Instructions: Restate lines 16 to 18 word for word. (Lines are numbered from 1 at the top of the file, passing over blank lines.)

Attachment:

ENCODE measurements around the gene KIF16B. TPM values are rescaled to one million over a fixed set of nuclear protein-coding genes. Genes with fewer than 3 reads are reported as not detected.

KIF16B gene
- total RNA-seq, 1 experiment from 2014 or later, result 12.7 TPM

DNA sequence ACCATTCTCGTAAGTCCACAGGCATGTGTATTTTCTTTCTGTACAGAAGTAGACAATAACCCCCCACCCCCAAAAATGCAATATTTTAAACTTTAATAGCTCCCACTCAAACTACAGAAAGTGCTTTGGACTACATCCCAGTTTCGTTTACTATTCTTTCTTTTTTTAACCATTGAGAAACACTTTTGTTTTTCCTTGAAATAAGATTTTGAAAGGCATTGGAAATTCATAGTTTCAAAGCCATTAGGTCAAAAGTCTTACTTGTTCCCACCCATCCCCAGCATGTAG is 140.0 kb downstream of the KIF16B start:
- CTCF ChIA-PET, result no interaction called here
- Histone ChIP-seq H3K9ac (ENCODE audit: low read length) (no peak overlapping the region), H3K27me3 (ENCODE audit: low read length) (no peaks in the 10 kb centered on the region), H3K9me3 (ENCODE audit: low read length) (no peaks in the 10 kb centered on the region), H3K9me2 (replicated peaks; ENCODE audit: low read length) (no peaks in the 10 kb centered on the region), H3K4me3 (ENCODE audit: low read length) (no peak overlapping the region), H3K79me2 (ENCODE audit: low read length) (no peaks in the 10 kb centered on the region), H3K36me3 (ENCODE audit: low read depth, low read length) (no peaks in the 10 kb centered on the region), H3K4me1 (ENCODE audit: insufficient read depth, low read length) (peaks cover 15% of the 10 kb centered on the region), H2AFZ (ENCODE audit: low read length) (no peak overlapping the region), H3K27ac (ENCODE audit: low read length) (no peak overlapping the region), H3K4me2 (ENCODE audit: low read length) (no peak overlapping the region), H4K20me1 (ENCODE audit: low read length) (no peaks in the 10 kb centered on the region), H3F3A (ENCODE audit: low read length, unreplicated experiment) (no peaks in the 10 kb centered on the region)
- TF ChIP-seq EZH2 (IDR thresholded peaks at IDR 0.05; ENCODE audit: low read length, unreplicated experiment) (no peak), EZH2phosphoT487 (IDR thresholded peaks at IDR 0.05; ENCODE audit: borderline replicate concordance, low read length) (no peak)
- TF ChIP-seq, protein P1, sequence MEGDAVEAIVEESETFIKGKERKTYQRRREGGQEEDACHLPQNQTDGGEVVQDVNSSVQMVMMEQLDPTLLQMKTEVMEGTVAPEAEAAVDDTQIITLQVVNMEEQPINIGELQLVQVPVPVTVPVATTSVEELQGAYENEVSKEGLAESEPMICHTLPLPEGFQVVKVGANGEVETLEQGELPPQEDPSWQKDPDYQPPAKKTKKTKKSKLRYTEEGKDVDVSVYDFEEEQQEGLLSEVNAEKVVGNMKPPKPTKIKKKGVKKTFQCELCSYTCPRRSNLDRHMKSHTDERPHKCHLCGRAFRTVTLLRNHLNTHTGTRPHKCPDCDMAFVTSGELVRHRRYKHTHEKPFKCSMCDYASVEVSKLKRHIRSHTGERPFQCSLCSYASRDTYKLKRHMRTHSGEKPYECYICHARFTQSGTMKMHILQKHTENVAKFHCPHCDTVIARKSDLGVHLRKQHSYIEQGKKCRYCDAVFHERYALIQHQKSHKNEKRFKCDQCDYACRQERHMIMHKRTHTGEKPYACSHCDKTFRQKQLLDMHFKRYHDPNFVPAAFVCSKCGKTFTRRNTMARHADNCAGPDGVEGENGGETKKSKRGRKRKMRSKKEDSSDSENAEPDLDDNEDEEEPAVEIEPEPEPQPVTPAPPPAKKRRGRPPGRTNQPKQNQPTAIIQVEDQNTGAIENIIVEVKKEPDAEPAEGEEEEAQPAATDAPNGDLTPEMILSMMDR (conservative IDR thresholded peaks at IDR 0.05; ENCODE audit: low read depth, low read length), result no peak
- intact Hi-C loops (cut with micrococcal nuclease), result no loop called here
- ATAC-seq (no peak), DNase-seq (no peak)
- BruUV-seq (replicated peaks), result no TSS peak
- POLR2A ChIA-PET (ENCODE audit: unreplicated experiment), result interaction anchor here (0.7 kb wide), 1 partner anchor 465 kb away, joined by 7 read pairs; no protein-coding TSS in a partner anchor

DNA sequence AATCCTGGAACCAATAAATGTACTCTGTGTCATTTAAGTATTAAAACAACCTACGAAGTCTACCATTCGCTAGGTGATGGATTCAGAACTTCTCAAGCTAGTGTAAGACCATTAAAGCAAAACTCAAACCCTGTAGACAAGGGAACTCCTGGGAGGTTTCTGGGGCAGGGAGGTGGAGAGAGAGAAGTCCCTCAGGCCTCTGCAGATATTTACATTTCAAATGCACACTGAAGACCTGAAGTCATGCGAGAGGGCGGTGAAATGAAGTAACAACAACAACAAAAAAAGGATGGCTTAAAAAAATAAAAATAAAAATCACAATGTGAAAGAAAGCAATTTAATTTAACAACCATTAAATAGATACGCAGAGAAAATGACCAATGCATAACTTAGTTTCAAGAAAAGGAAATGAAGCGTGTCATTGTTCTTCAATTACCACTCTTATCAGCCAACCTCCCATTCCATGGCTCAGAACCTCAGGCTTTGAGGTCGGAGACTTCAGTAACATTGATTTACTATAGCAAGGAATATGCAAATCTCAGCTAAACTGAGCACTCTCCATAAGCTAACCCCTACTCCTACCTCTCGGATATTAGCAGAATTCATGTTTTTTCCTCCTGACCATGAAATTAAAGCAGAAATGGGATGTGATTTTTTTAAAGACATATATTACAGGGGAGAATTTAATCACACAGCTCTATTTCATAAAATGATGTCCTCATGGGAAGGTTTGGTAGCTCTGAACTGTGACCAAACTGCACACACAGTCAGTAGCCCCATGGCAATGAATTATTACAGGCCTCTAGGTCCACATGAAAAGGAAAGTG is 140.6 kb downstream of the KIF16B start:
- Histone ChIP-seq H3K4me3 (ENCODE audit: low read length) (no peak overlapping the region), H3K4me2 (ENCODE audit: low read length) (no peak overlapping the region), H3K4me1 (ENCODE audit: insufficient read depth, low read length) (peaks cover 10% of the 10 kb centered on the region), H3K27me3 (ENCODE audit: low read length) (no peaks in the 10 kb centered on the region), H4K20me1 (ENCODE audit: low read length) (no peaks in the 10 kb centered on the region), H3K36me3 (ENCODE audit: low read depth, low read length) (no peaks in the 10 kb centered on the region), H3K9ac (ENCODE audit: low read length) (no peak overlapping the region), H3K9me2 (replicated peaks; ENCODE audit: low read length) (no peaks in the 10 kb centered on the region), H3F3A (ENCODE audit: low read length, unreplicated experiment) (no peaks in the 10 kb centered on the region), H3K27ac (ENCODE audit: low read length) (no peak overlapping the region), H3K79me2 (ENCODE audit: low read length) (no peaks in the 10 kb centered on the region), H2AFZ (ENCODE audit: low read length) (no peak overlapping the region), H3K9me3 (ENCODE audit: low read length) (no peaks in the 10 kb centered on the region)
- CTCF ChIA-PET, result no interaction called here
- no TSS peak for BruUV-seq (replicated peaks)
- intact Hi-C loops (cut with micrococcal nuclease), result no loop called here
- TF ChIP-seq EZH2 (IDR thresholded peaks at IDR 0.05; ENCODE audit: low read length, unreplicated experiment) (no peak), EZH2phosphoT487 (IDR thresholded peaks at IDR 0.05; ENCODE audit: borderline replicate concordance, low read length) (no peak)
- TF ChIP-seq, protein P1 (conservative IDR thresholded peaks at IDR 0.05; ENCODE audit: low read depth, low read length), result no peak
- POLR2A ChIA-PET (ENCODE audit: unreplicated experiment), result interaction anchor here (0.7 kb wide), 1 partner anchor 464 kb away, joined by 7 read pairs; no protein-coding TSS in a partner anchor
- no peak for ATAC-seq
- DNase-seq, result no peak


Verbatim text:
- no TSS peak for BruUV-seq (replicated peaks)
- intact Hi-C loops (cut with micrococcal nuclease), result no loop called here
- TF ChIP-seq EZH2 (IDR thresholded peaks at IDR 0.05; ENCODE audit: low read length, unreplicated experiment) (no peak), EZH2phosphoT487 (IDR thresholded peaks at IDR 0.05; ENCODE audit: borderline replicate concordance, low read length) (no peak)